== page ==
The decline in UK real wages since the pre-crisis peak is the most severe in the OECD, equal only to Greece. Both countries saw declines of 10.4% per cent between 2007 Q4 and 2015Q4. Apart from Portugal, all other OECD countries saw real wage increases, albeit mostly modest ones.
(NB strictly the Greek decline is 10.41% and the UK 10.37%, but no way are the figures accurate beyond one decimal place.)
These results are derived from figures in the 2016 edition of the OECD’s Employment Outlook (released a couple of weeks ago, but it has taken me some time to get hold of the figures – see endnote for details of calculation). Even though most countries have seen real wages rise, growth rates are generally disappointing – under normal condition you might expect around 2% a year, and so 16% over eight years.
At the time their UK release contrasted a strong employment performance with weak earnings growth. The employment rate is at a record level, some 5 percentage points above the OECD average. On the other hand real wages “fell by more than 10% after 2007”. See the left and rightmost charts below:
The comparison of figures for individual countries therefore gives a fuller context for the wage decline shown on the OECD chart. To be balanced, the same should be done for employment – the OECD also provides figures for the ‘employment gap’ – defined at the top of the next chart:
(The figures are extracted from chart 1.2 in the Employment Outlook.)
The government’s argument is that flexibility on wages has permitted the employment gains. Whatever your view of the theory, the data show this is not obviously the case. In spite of the largest falls in wages, the UK ranks sixteenth (of 42) in terms of job gains (though the employment chart includes some non-OECD countries that have performed well). Any flexibility in Greece was completely pointless. Moreover the countries with the highest gains in real wages were also among those with the highest employment gains.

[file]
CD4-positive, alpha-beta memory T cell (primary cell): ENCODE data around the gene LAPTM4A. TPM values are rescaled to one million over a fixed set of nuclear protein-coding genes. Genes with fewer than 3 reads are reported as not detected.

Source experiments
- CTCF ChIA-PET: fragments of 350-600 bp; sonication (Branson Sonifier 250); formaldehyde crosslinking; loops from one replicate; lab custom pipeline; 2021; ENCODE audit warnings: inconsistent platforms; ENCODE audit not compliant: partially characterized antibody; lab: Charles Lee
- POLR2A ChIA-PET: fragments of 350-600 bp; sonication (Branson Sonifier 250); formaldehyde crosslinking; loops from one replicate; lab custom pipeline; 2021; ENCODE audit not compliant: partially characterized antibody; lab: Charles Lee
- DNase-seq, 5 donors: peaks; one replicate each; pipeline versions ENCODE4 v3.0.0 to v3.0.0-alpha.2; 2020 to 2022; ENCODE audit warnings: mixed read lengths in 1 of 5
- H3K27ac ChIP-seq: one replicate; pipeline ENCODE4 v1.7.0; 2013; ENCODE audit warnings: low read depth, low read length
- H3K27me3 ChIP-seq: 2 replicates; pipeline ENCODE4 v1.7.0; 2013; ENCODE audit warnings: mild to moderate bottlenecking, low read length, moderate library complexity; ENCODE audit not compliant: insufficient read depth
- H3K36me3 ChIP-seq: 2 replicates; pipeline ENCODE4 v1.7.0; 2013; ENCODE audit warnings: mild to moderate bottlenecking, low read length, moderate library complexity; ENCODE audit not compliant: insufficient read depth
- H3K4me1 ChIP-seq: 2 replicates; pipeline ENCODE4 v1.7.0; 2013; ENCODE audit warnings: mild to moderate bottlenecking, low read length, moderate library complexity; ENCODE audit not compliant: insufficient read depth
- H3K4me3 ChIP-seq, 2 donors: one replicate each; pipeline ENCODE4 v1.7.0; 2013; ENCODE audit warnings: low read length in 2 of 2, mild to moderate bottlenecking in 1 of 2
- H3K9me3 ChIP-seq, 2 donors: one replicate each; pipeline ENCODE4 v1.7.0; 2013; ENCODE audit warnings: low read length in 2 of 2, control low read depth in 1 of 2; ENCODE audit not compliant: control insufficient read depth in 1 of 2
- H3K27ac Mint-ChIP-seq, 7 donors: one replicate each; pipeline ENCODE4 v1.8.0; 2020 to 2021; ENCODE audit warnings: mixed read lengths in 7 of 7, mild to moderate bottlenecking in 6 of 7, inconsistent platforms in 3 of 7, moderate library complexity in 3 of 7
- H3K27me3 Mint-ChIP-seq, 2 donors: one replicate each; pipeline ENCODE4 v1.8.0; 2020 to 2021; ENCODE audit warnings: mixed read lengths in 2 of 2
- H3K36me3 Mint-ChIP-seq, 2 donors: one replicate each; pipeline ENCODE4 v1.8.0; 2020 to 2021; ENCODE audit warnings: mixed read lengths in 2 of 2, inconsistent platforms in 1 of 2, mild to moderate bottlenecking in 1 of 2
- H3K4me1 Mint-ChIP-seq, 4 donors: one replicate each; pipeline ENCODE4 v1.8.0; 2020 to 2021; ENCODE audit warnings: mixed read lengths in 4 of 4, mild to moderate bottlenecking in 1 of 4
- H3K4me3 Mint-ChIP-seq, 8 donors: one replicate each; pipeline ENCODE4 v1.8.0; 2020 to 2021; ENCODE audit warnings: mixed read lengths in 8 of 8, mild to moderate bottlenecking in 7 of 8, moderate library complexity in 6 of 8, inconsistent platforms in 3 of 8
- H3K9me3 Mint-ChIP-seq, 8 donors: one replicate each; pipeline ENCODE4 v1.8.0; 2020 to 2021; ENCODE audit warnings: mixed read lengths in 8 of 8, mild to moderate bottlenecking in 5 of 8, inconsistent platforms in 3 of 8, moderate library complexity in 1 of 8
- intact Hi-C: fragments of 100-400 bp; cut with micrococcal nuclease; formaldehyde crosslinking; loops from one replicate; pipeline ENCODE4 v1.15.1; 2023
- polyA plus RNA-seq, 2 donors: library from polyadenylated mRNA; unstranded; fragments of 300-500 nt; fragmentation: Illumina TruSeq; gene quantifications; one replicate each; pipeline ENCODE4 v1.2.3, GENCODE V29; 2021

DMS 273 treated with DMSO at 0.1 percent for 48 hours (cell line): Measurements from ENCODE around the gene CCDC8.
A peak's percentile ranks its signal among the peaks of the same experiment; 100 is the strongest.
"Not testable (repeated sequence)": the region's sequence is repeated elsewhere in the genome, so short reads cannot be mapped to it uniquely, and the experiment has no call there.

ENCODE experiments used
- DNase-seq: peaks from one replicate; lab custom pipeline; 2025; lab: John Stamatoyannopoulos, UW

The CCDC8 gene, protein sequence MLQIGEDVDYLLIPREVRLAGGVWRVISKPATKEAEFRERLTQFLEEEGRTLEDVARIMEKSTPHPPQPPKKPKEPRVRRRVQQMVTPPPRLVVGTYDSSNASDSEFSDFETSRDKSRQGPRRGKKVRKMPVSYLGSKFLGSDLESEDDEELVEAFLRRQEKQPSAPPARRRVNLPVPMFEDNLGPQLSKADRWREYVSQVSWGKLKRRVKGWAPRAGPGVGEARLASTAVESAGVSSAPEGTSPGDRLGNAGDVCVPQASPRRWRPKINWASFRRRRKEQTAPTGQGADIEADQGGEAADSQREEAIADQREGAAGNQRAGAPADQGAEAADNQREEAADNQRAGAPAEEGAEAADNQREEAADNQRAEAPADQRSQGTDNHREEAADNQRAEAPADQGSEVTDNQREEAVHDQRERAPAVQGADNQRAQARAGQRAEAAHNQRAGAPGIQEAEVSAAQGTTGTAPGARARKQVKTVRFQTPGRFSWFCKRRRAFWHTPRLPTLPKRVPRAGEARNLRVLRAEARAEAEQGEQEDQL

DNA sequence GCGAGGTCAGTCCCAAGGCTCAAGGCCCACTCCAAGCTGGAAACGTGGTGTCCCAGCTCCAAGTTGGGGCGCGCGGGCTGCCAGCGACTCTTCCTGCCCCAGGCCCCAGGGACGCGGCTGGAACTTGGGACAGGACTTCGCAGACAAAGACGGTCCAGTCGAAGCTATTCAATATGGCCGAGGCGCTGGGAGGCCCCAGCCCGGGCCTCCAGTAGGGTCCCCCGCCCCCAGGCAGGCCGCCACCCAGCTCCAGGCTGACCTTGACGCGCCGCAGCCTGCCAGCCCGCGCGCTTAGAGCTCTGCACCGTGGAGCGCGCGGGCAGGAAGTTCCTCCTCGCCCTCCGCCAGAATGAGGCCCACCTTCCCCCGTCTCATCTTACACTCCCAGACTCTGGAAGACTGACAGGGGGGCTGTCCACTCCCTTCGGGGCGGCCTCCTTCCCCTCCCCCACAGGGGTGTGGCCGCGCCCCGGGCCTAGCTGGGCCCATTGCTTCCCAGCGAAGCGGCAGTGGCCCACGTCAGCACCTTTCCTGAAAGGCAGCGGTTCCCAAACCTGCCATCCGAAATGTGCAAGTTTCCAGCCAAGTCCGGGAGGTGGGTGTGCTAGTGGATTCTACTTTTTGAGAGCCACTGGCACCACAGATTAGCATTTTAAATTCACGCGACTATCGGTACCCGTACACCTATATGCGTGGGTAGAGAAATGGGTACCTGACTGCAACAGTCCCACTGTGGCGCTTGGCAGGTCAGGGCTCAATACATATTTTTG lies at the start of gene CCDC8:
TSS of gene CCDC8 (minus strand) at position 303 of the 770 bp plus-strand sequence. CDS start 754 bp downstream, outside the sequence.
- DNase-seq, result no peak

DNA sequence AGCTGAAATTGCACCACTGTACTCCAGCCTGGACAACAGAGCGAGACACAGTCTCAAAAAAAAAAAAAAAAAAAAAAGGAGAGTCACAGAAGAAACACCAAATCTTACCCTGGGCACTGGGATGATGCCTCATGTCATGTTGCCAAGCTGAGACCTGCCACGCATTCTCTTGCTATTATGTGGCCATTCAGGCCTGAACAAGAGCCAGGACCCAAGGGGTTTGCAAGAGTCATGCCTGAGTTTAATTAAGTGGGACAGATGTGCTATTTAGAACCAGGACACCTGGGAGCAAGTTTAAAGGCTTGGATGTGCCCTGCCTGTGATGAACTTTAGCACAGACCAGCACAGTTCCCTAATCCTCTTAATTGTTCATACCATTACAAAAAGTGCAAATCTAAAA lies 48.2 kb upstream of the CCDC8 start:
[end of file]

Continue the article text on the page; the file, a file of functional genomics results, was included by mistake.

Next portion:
Plainly the relationship between wages and employment is not as straightforward as notions of flexibility might suggest. The following chart compares outcomes on employment with those on wages (the underlying data by country is in the annex).
The UK is very much an outlier – the only country where a good jobs performance is associated with a bad (terrible) real wages performance.
Thankfully the UK is not Greece or Portugal in the bottom left quadrant. Taking the low wage road may have helped to keep jobs afloat in the UK; in contrast, in the majority of countries (in this sample) the employment gap was still negative but wages rose (bottom right quadrant). It is possible to think that economies/policymakers face a choice between these two options. But this would be wrong – other countries have managed to have it both ways (top right quadrant).
These are mainly central European countries: Austria, Czech Republic, Estonia, Germany, Hungary, Lithuania, Poland, Slovakia and Switzerland along with Japan and Israel. All these countries have benefited from strong aggregate demand in recent years, in particular through exports and/or government spending.
Plainly this is not a decisive measure of performance, if such a thing exists. My sense is that outcomes in the post-crisis period should be assessed alongside a comparison of performance relative to the pre-crisis period (see for example my examination of the effect of spending cuts cross the OECD - here). On this basis of the countries above, those ‘A8’ countries (that joined the EU from 2004) may have performed strongly over the post-crisis period, but have seen a significant reduction since the pre-crisis days.
Nonetheless the above results offer a valuable perspective on labour market outcomes overall.
We knew already that the UK had endured the longest and steepest decline in real wages since at least 1830. We now know that this decline is matched by no other country apart from Greece. Gains in employment are not adequate compensation.
Endnote: the total wage decline is derived from Figure 1.6, by compounding the separate growth rates for 07Q4-09Q1, 09Q1-12Q4 and 12Q4-15Q4. Note that the OECD derive real wages from national accounts information, dividing total wages by hours worked and putting into real terms with the household consumption deflator. These can differ from those based on average weekly earnings and CPI inflation that tend to be used in the UK.